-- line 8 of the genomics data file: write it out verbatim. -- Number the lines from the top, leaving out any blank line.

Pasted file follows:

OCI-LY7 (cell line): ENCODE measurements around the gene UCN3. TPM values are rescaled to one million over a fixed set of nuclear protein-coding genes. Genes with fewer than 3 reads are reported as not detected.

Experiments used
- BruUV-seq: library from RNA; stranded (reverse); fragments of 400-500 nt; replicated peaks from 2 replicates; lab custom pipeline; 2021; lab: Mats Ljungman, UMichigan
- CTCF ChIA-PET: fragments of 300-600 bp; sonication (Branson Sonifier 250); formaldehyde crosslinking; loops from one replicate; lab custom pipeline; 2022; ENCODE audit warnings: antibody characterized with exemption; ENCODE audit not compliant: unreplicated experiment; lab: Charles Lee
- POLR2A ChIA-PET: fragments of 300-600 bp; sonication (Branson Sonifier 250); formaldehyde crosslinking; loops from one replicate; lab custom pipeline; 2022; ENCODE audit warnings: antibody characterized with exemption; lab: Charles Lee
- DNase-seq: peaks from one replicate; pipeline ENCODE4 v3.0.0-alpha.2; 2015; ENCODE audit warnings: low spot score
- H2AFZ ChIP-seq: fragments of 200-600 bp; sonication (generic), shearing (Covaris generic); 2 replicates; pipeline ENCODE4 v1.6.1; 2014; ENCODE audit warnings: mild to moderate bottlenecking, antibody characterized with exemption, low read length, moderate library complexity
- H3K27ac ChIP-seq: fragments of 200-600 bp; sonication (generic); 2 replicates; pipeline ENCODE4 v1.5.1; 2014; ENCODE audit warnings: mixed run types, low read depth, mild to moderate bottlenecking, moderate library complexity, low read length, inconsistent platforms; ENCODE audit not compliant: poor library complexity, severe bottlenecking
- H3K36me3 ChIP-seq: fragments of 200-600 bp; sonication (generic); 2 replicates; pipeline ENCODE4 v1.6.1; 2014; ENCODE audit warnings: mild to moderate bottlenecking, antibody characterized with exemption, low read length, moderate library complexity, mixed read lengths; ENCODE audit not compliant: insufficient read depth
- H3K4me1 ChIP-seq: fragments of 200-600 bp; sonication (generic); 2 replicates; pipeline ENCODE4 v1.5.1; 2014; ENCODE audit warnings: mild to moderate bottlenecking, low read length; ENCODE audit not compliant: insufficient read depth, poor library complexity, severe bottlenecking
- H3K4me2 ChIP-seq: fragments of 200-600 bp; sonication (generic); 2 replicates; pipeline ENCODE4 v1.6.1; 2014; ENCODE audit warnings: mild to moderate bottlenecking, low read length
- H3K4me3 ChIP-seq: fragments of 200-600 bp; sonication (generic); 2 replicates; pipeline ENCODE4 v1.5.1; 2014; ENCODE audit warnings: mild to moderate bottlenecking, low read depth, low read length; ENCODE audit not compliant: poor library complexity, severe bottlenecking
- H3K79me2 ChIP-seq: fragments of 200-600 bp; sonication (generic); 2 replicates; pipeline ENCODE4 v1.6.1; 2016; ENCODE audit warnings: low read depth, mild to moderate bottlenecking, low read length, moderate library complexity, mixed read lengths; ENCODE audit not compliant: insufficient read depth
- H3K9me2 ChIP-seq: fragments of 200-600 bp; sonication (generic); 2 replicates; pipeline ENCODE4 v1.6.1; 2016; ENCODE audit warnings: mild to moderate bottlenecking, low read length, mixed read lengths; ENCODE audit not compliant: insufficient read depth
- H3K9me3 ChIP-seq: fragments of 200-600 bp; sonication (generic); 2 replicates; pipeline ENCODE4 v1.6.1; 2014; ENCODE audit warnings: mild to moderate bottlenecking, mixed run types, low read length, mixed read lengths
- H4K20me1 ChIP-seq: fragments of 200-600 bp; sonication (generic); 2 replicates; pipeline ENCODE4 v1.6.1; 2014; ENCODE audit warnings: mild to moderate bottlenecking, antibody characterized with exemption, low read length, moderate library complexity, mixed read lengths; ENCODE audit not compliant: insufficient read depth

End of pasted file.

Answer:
- H3K27ac ChIP-seq: fragments of 200-600 bp; sonication (generic); 2 replicates; pipeline ENCODE4 v1.5.1; 2014; ENCODE audit warnings: mixed run types, low read depth, mild to moderate bottlenecking, moderate library complexity, low read length, inconsistent platforms; ENCODE audit not compliant: poor library complexity, severe bottlenecking